Artikel » English » The new Mercedes-Benz Citaro regular-service bus Artikel-Infos
  Seite: 1 2 3 4 5 6 7 8 9 10 11 12 13 14 15 16 17  

English   The new Mercedes-Benz Citaro regular-service bus
19.06.2011 von admin

Safe, weight-optimised construction

A number of decisive advances have also taken place out of sight beneath the attractive exterior of the new Citaro. Although the bodyshell continues to be based on the proven technique of annular frame members – one of the innovations from the first-generation Citaro – it has been made even more rigid to afford passengers yet greater protection in a side-on collision.

Intelligent engineering lowers weight while increasing strength

A series of individual measures have been implemented to give the bodyshell superior strength despite its lower weight. One example is the newly designed pressed sheet-metal parts on the new Citaro, which combine the horizontal and vertical bodyshell elements around the window posts into a single multi-dimensional section resembling the hilt of a sword. Because they are built from a single pressed part, they are both lighter and stronger. Shifting the laser welding further out from the joints has produced a very sturdy connection. The developers have achieved similar results with the new castings for the door portals: although they have been reinforced, their walls are thinner, making them lighter than the previous design.

The expansive glazing on the new Citaro is lighter in many parts too: partially reducing the glass thickness from 4.0 to 3.15 mm compensates for the larger windows’ greater initial weight.

Green components above the doors: Cast corners in thin-wall cast steel. Help to reduce weight and optimise strength. - Green components between the axles: Laser-welded stampings. Help to reduce weight and optimise strength. - Red components in the front section: Reinforcement measures in accordance with ECE R 29 (pendulum impact)

The roof frame is also new: it is based on two longitudinal hoops running almost the entire length, and now weighs just 110 kg on the 12 m rigid bus compared to the previous 137 kg – without sacrificing stability in any way. This new construction furthermore allows flexible positioning of any superstructures on the roof, while also reducing the number of different variants from over 50 to just 15.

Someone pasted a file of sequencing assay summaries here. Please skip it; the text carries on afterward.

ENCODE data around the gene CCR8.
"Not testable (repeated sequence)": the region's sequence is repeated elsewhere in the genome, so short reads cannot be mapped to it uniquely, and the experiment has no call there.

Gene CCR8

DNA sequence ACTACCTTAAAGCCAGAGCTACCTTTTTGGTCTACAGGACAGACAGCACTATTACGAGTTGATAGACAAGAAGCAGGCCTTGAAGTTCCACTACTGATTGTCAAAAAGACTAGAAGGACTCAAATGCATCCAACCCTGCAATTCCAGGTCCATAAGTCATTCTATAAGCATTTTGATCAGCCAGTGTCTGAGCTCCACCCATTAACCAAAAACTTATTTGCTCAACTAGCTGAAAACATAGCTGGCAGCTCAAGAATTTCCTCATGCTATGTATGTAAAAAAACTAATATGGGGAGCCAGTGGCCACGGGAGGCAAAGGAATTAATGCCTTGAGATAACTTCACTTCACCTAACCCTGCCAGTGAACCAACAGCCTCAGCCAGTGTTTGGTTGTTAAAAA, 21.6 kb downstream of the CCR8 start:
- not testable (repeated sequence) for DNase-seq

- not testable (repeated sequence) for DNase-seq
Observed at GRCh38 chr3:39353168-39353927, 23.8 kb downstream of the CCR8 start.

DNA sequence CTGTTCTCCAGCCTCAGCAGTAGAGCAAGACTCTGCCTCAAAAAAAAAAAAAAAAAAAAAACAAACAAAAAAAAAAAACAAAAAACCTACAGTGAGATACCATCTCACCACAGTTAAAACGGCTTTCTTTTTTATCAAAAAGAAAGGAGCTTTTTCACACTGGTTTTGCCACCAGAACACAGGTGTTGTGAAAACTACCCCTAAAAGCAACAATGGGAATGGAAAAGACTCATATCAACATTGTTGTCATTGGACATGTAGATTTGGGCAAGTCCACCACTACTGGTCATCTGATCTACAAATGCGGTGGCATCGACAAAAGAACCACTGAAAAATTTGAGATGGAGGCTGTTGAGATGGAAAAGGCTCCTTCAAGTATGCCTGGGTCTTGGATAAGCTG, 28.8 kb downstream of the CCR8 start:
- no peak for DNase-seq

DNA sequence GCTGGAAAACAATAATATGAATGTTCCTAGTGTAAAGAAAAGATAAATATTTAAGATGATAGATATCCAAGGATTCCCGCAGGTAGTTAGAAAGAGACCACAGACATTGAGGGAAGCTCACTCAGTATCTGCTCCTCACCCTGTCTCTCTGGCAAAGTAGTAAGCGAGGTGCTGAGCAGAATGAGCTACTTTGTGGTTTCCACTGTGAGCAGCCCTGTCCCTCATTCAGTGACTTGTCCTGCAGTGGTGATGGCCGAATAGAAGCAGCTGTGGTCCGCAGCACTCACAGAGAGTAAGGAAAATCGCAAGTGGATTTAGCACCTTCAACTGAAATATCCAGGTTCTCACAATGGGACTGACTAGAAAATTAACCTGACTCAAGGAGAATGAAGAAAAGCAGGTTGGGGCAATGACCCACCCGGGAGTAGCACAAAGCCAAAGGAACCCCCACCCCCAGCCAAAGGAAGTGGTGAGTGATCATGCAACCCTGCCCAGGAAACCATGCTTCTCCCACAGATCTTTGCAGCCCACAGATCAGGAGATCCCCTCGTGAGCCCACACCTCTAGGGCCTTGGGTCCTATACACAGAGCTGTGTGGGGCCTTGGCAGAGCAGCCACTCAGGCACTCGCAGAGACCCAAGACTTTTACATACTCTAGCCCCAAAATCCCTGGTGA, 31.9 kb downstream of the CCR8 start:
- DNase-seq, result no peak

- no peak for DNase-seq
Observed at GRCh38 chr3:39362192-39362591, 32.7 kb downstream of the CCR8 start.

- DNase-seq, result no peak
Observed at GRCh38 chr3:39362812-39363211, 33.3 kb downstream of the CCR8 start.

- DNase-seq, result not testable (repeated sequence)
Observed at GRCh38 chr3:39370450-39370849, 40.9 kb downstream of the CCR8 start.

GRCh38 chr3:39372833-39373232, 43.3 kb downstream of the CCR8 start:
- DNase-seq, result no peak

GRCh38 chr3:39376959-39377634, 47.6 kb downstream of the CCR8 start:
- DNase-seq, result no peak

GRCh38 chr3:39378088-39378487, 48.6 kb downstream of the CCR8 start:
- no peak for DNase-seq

New crash element to protect the driver in a collision

An outstanding safety feature that has been integrated into the extended front end of the new Citaro is a crash element to provide additional collision protection. This, together with the strengthened A-zero pillars and a frame design that has been engineered to channel impact forces directly into the substructure, means that the new Citaro already fulfils the requirements of the future pendulum impact test for coaches as laid down in the European ECE R29 standard.

Red components in the front section: Reinforcement measures in accordance with ECE R 29 (pendulum impact).

The Citaro already complies with future ECE standards today

The bodyshell of the new Citaro was developed with the future ECE R 66/01 standard in mind too. This specifies a much larger survival space for the interior in the event of the vehicle tipping over than was previously the case. Although the new regulations only come into force in 2017, the new Citaro already complies with them today.

Druckansicht   druckbare Version anzeigen
Seite empfehlen   Seite empfehlen
Fehler gefunden? Fehlermeldung
Verwandte Artikel
Mercedes-Benz Citaro K
Mercedes-Benz Citaro FuelCELL-Hybrid bus
The Citaro story
Mercedes-Benz Citaro with new Euro VI engines
Seite: 1 2 3 4 5 6 7 8 9 10 11 12 13 14 15 16 17 Seitenanfang nach oben